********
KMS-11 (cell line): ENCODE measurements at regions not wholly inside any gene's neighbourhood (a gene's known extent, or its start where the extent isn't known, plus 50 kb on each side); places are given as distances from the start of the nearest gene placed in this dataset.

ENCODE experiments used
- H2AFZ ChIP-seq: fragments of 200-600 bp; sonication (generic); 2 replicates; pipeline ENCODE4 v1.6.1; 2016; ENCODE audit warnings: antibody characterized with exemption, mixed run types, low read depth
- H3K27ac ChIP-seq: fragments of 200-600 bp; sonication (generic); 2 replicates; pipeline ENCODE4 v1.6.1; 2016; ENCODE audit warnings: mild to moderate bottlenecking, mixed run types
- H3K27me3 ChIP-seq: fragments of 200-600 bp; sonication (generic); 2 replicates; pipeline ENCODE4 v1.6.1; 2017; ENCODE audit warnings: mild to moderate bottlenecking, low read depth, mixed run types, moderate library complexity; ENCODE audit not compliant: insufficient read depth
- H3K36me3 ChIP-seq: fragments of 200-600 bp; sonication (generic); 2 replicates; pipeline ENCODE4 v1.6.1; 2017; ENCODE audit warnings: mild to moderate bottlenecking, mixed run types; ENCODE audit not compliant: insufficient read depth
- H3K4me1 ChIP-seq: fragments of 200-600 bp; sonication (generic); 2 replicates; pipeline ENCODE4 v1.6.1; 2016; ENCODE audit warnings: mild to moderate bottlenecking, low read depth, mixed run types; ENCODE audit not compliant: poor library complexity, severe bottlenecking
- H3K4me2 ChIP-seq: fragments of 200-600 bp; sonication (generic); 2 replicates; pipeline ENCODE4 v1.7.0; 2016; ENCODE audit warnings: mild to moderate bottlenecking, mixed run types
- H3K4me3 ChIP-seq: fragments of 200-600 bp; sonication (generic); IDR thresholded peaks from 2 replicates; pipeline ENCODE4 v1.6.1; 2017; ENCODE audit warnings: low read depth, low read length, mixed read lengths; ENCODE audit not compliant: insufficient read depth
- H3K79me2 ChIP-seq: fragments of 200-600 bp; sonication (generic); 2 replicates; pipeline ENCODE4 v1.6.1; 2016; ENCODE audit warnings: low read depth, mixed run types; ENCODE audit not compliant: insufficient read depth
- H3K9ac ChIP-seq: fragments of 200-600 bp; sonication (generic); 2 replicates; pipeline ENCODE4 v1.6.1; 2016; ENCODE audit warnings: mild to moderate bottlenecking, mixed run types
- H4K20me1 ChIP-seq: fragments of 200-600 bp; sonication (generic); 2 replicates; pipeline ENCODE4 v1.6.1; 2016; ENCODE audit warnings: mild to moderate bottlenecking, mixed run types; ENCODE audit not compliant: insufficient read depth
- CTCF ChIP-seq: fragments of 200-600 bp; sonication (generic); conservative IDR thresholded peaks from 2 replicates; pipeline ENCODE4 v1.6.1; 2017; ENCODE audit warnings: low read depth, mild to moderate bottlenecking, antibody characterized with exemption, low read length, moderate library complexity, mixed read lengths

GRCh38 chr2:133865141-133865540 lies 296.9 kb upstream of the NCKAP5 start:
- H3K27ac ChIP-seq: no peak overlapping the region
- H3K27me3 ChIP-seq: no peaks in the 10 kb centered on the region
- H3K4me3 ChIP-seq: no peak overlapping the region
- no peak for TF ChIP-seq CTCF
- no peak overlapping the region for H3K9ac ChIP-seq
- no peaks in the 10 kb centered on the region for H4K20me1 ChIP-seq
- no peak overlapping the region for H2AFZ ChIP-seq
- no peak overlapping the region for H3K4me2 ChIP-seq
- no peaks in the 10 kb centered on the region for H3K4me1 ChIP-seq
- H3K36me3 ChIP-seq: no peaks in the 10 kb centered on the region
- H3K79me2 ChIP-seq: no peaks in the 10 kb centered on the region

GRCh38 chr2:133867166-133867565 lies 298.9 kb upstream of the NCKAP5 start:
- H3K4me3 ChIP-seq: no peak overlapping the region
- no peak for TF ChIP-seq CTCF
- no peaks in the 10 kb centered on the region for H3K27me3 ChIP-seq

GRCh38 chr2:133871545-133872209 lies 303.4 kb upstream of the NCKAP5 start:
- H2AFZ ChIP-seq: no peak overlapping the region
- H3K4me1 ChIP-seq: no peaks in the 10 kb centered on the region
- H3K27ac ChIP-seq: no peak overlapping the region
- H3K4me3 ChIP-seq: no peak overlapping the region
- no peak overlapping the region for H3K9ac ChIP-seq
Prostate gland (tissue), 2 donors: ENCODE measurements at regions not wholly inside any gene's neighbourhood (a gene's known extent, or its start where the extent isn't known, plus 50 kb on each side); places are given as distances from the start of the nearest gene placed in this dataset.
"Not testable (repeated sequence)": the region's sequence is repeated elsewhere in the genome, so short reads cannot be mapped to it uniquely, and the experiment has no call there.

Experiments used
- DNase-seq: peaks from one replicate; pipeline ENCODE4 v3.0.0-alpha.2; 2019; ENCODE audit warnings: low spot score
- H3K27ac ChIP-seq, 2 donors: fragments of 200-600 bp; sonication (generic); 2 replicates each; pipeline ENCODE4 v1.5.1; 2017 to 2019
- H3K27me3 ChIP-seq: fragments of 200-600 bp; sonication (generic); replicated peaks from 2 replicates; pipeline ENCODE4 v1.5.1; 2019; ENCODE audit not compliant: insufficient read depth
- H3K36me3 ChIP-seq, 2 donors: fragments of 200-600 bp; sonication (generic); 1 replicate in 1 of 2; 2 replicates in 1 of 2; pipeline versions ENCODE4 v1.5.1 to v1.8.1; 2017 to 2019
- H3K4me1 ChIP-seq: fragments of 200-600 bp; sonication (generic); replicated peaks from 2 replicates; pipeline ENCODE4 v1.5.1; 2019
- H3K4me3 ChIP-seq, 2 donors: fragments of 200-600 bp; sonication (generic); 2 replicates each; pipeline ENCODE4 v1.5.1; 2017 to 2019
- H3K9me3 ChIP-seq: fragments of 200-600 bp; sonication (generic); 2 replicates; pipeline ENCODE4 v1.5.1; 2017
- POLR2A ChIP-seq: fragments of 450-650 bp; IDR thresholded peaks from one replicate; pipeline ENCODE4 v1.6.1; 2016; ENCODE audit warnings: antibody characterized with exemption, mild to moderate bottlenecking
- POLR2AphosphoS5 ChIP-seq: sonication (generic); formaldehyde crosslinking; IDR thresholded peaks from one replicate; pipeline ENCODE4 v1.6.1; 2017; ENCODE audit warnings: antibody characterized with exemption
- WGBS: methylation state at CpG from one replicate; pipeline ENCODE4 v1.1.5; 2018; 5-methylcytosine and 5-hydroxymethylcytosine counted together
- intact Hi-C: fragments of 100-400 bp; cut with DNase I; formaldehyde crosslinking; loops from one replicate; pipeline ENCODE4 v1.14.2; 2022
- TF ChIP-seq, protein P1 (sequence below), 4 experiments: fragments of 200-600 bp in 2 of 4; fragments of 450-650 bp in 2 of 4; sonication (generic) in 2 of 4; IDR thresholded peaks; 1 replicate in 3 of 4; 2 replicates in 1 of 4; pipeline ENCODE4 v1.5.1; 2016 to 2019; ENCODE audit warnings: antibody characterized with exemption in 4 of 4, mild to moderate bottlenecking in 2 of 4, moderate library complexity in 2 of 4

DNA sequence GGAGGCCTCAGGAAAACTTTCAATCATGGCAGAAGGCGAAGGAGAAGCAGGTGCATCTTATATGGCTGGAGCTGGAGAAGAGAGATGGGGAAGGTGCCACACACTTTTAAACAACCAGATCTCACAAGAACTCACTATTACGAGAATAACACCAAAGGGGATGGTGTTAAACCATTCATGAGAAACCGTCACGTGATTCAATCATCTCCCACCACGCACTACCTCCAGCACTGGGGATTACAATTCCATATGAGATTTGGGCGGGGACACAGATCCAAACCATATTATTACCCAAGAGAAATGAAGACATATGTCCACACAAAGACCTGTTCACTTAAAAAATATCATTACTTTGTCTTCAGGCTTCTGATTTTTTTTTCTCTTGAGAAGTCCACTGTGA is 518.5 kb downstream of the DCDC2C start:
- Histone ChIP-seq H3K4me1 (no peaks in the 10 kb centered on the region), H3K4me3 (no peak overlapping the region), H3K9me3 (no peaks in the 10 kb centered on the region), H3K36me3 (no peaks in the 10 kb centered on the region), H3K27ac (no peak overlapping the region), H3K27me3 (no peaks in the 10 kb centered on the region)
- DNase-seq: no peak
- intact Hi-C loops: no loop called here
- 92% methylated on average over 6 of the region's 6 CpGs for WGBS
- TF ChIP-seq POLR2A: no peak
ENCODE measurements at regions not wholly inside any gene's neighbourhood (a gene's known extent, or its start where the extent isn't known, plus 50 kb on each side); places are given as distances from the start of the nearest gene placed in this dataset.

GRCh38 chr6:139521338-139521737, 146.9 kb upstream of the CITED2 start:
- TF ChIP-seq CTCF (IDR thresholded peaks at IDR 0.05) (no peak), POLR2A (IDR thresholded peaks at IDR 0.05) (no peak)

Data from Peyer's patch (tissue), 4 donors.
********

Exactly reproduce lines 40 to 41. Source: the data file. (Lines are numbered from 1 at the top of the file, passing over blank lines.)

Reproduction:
- H3K27ac ChIP-seq, 2 donors: fragments of 200-600 bp; sonication (generic); 2 replicates each; pipeline ENCODE4 v1.5.1; 2017 to 2019
- H3K27me3 ChIP-seq: fragments of 200-600 bp; sonication (generic); replicated peaks from 2 replicates; pipeline ENCODE4 v1.5.1; 2019; ENCODE audit not compliant: insufficient read depth